And as has been said, the entire website is a marketing tool in any case, I see no reason what so ever why someone who is trying to ensure the problem is minimised should not make that fact clear - it may not be a guarantee nor foolproof but at this moment screening is all we have and an awful lot better than doing nothing!

Either way, my point was not really about displaying screening results (I think public disclosure of results IS quite an important step, the ideal would be via the FAB website and include bad results as well as good).

My point was if all the breeders who ARE screening had upfront information about HCM, the gravity of not doing whatever we can to minimise it and how important it is that whoever the reader decides to buy from they should be scanning and able to offer proof then the websites combined would be a very powerful tool to ensure that potential buyers are made aware before they get to the point of putting a deposit down.

Not so much a marketing tool, more like an advertisement for HCM awareness. If it is featured more toward the front page of the websites rather than toward the end people are going to reach when they have decided to buy it would have more impact on the buyer because they would see it time and time again as they flip through different breeder sites.

At the end of the day HCM exists, I don't think breeders who are working to reduce it should be frightened to inform people of how serious an issue it is - although it seems that some are - The more breeders who hold up their hands and say "Look, HCM IS a problem in the breed, but WE are doing everything we can to solve it not just ignoring it to save some money" the better surely?

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PostPosted: Fri Dec 09, 2011 1:32 am 
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Asian Leopard Cat

Joined: Mon Aug 03, 2009 7:14 am
Posts: 296
Location: U.S.A.
Have a question about the FAB list. It appears to me that it is only comprised of UK input. Is there one for the US?

Also, I couldn't find a positive list because there isn't one? Really? How is it that I've read members researching the lines to asses the risk if there is not a positive list to go by?

I do recall a breeder making a very detailed and informative post about what they were doing to minimize the risk, and I do very well remember they stated even with the best of intentions/programmes that it is not a matter of will HCM creep up someday in their lines, more to the point it is a matter of when is it going to happen. With that said I would hope that even the most ethical breeders would make this public information, so why is there no info?


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PostPosted: Fri Dec 09, 2011 2:42 am 
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Asian Leopard Cat

Joined: Sun Aug 08, 2010 6:12 pm
Posts: 3399
Location: Scotland - Paisley
Dan wrote:

Also, I couldn't find a positive list because there isn't one? Really? How is it that I've read members researching the lines to asses the risk if there is not a positive list to go by?


Therein lays the problem, the whole issue is shrouded in deceit and secrecy, negative scan results do not prove anything other than the problem is not YET visible, they do nothing really to help someone eliminate risk from the lines - but almost everyone who scans is more than willing share them.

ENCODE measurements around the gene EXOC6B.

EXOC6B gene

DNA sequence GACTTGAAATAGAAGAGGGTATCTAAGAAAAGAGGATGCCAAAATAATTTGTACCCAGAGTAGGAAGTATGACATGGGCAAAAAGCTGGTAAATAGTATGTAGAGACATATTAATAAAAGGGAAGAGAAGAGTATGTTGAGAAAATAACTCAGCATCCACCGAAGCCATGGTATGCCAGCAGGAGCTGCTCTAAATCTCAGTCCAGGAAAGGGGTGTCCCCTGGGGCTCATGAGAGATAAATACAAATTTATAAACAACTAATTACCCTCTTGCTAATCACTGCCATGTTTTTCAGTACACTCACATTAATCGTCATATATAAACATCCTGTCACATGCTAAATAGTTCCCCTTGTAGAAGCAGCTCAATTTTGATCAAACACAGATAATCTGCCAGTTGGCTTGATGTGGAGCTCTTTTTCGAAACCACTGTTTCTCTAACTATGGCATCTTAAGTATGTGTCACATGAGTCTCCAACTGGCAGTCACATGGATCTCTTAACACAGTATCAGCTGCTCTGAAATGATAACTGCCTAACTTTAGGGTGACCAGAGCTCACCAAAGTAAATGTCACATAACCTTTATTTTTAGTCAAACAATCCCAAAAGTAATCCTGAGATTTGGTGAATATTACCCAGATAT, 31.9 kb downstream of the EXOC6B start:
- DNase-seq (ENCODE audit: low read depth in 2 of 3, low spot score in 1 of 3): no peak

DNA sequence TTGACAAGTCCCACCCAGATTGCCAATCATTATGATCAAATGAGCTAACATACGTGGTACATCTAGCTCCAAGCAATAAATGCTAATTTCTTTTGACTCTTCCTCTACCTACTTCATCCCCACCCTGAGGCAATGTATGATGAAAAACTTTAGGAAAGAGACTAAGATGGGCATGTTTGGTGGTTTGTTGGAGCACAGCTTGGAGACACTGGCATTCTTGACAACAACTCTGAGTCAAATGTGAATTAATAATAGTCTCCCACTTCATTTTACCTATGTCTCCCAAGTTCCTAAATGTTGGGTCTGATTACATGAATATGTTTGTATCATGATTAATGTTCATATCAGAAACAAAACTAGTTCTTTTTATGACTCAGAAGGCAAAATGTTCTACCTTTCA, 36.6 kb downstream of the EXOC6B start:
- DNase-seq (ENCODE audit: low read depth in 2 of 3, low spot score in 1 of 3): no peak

Positive scans results are conclusive, they state the problem exists categorically, they enable you to eliminate a problem line from breeding, they enable someone to work out if the lines they work with need closer inspection, they are the most helpful thing we have at the moment for reducing the problem - but practically NO ONE will share them.

Of course the problem is that if a breeder admits they have a positive there will likely be a dozen other breeders stabbing them in the back telling everyone to avoid them like the plague.

If someone can figure out a way to make honesty the best course of action we would stand a good chance of getting the problem fixed I expect ;)

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PostPosted: Fri Dec 09, 2011 10:59 am 
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Asian Leopard Cat

Joined: Tue Sep 21, 2010 10:41 pm
Posts: 2367
Location: Edinburgh, Scotland
Dan wrote:
Have a question about the FAB list. It appears to me that it is only comprised of UK input. Is there one for the US?

Also, I couldn't find a positive list because there isn't one? Really? How is it that I've read members researching the lines to asses the risk if there is not a positive list to go by?


there was mention of an organisation that tests cats for HCM at the lecture i attended where cardiologists informed breeders and pet owners about HCM, but for the life of me, i can't remember it now. i'll let you know when i get home.

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 Post subject: Re: HCM DISCUSSION
PostPosted: Sun Jun 21, 2015 4:49 pm 
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Senior Bengal

Joined: Fri Jun 19, 2015 9:26 pm
Posts: 59
Can anyone tell me how I get my Amara screened? I just bought her but the lady I bought her off is ignoring my texts. I have Amara booked into vets to have her unusually large mammary glands looked at but the owner is telling me nothing about her history, as vet needs to know if she had a recent litter. So I am now worrying about her health as a whole... So I also want her screened.

How much will it cost? Am from England.


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 Post subject: Re: HCM DISCUSSION
PostPosted: Sun Jun 21, 2015 8:54 pm 
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Asian Leopard Cat

Joined: Thu May 23, 2013 2:21 pm
Posts: 8017
This is an old post, but hopefully, someone will come on who can answer your question better. Your vet who examines your bengal may refer you to a vet who specializes in cardiology. These types of screenings may run into the hundreds of $$$ in the states -- convert that to pounds for the UK. You should be able to get an estimate of what it will cost to test for HCM and then you can decide what you want to do. I'm not sure the previous owner provided great medical care for your new kitty, as you should have asked for the medical records -- and if you got her from a rescue, they should have gotten them. Makes things a lot easier for the new vet to know some history.